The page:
By Dr. Charles Stanley
Disappointment, jealousy, and injustice are common sources of anger. But how should we handle the emotions caused by each of these factors? Let’s begin by looking at how unmet expectations can lead to anger.
No one is immune to disillusionment. All of us have expectations of other people, ourselves, and even God. When life doesn’t go as we hoped, some degree of disappointment is normal. But at times, that disenchantment can develop into anger.
A. Biblical Examples
1. Jonah: Disappointed in God
Read Jonah 3-4.
The people of Nineveh were enemies of Israel. They were an exceptionally cruel, wicked, and idolatrous people who sought dominion over the entire region. They employed brutal warfare to conquer others.
- Why did God not do as Jonah had prophesied (Jonah 3:5-10)?
- Why did Jonah get so angry (4:1-3)? What do you think he had hoped would happen?
- Has life—or the Lord—disappointed you in some way? Describe what happened and how you feel today.
2. Martha: Disappointed in another person
- Read Luke 10:38-42. Can you relate to Martha’s frustration (v. 39-40)? Why or why not?
Adam Clarke’s commentary views Martha’s hospitality as a demonstration of her generous and benevolent spirit. But in love and devotion to Christ, she prepared more food than necessary—this is why she needed Mary’s help.
- What was Martha’s root problem, according to Jesus (vv. 41-42)?
- Think about a recent time when you were angered by another person because he (or she) didn’t meet your expectations. Why do you think your disappointment turned to anger?
3. Judas: Disappointed in himself
- Read Matthew 27:1-5. What did Judas realize (vv. 3-4)?
- What indicates that he could not forgive himself (v. 5)?
If you are angry with yourself because of past sins or mistakes, confess your shortcoming and remember that the Lord’s love for you is unconditional.
- Why can you be confident that God doesn’t hold your sin against you (Rom. 8:1-2; 1 John 1:9)?
B. Handling Disappointment Correctly
Depending on the nature of the disappointment, your response should include some of the following. (The order will vary.)
1. Express your feelings to the Lord.
God already knows how you feel and why. But pouring your heart out to Him prepares you to experience His love and comfort.
- What reasons did David have to be disappointed (Ps. 22:2, 6-8, 11-18)?
- David responded to hardship by trusting in the Lord and praying for deliverance. Why is this a good way to diffuse anger caused by disappointment?
2. Remind yourself that God is still in control, and He has the highest good in mind for you.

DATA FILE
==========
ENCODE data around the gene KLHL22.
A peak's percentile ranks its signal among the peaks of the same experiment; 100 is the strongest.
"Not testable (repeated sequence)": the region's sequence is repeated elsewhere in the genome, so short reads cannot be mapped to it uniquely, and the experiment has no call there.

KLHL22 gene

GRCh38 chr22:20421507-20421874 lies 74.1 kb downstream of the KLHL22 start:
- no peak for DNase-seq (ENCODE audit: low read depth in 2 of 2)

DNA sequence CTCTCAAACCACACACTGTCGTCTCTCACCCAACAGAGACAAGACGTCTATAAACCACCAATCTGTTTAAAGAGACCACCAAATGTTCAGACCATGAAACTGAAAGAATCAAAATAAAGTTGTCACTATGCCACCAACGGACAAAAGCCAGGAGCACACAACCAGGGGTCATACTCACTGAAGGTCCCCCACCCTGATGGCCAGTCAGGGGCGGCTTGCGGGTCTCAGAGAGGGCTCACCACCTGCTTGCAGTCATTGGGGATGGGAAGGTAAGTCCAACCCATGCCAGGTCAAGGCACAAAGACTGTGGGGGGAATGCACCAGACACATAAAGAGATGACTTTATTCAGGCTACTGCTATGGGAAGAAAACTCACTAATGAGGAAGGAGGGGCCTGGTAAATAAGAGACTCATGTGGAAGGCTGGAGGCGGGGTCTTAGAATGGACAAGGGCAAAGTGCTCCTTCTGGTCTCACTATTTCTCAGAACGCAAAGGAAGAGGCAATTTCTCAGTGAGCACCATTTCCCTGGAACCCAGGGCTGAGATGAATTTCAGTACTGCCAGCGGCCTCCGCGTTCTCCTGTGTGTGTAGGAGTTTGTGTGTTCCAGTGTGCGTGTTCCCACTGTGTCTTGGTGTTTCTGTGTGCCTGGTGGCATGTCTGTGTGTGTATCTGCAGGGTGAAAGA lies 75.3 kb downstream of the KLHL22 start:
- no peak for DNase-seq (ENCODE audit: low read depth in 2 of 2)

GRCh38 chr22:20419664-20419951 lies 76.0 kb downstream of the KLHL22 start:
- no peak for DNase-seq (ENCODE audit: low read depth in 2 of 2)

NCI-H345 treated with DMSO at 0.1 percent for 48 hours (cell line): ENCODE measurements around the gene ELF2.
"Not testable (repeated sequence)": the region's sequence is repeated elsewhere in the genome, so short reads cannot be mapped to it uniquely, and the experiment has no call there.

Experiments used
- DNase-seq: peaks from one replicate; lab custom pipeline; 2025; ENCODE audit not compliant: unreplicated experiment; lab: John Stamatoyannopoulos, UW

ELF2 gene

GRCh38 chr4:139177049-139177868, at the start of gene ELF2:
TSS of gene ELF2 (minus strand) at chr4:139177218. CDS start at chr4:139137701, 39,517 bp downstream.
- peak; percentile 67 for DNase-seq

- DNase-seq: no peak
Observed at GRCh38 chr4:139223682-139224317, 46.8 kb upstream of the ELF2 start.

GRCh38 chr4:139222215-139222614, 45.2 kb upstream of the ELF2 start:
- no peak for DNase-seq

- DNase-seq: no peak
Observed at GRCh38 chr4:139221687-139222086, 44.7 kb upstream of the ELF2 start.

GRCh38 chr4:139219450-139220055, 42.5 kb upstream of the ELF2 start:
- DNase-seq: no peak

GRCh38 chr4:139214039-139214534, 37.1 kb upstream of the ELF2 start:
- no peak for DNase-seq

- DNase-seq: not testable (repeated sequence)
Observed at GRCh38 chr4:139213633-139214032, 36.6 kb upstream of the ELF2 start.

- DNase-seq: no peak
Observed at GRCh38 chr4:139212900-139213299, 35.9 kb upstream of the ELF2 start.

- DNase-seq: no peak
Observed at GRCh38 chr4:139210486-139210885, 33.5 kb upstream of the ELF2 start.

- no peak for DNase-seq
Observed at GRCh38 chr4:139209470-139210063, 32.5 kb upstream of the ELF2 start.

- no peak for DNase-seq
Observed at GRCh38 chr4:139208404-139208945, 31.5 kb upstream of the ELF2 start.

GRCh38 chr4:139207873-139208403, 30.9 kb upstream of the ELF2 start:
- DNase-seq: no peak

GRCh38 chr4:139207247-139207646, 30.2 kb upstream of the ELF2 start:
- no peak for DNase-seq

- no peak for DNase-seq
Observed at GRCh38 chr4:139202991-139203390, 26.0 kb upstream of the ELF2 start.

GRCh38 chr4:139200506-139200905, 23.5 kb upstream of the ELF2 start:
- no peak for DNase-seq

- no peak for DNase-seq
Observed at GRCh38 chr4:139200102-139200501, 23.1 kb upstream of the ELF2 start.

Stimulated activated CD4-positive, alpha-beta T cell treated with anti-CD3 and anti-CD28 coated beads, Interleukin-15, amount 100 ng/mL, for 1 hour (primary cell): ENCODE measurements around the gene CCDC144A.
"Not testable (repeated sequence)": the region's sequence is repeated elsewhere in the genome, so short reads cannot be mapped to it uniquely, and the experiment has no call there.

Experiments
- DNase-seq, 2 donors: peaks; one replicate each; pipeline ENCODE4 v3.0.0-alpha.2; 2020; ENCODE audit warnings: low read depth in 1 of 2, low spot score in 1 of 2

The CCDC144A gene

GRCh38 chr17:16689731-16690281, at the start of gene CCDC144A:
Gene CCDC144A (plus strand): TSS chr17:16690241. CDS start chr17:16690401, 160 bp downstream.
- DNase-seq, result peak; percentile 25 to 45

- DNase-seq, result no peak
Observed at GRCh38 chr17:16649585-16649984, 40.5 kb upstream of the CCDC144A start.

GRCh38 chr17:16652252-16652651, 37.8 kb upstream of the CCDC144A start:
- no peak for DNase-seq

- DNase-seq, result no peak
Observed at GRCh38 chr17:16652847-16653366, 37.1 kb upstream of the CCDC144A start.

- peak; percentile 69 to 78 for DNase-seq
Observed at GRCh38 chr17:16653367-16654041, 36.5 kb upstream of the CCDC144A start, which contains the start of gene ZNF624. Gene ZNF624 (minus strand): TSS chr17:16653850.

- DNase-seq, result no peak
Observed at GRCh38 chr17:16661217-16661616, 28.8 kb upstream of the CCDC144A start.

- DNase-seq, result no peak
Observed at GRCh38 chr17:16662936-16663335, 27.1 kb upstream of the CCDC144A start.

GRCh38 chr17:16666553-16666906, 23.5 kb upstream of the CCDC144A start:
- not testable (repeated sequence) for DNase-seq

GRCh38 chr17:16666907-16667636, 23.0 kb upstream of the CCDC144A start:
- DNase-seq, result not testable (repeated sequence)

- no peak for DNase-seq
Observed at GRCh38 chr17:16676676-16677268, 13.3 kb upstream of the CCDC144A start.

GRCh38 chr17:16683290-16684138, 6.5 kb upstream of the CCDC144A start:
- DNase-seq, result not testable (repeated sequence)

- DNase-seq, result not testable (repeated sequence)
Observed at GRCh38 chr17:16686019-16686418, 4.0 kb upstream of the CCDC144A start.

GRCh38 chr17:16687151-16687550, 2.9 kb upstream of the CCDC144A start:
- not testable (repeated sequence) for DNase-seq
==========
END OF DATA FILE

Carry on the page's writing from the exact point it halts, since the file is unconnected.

As a part of declaring trust in the Lord, what did David recall (Ps. 22:4-5, 9-10)? How could you apply his approach to your life?
- Describe his emotions at the end of the psalm (vv. 26-31).
We often interpret Romans 8:28 to mean that if one option doesn’t work out, a better option will come along. But from the Lord’s perspective, our character development—rather than our comfort or desires—is of the highest importance.
- What is God’s ultimate goal for believers (Rom. 8:29)?
In times of trouble, we can choose to focus on the spiritual truths God is teaching us.
- Describe a disappointment that developed your character. What did you learn through that experience?
3. When the opportunity to fulfill a dream has passed, ask the Lord for a new goal.
- Read Psalm 37:1-6. Why should we not fret when others mistreat us (vv. 1-2)?
- What should we turn our attention to instead (vv. 3-4)?
- What does God promise if we will do that (v. 5-6)?
Proverbs 13:12 says, “Hope deferred makes the heart sick, but desire fulfilled is a tree of life.” If you need a new vision for your life, ask the Father to give you one.
4. Reaffirm your hope in God as your provider.
Disappointments can serve as reminders to place our hope fully in the Lord.
- What needs does the Father promise to meet (Matt. 6:30-34)?
- When God does not meet practical needs—such as money for the bills or healing for a sick body—what promise do we have (Phil. 4:11-13)?
- What happens within us if we cast our anxiety on the Lord (vv. 6-7)?
In other words, even in times of lack, we can experience supernatural joy and peace as we place our trust in our heavenly Father.
5. Move on.
God doesn’t want us to get stuck in the past—either regretting mistakes and lost opportunities or reminiscing about “the good old days.”
- Why is it so important that we “forget the former things” (Isa. 43:18-19)?
- What things might God want us to remember about the past?
- What new venture or challenge do you think the Lord wants you to focus on instead of dwelling on your disappointments?
Closing: When life takes an unexpected turn, we don’t have to respond in anger. Ask the Lord for fresh hope and a new vision. That’s a prayer He will be sure to answer.
Prayer: Father, teach me to deal with disappointments in a healthy way. When they make me angry, show me how to respond so that I will not give Satan a foothold in my life. In Jesus name I pray. Amen.
Are You Angry?
Anger can devastate marriages, separate children and parents, and poison other relationships. That's why the apostle Paul encouraged believers to deal with anger quickly—before it could take a toll on their lives. (Watch Are You Angry?)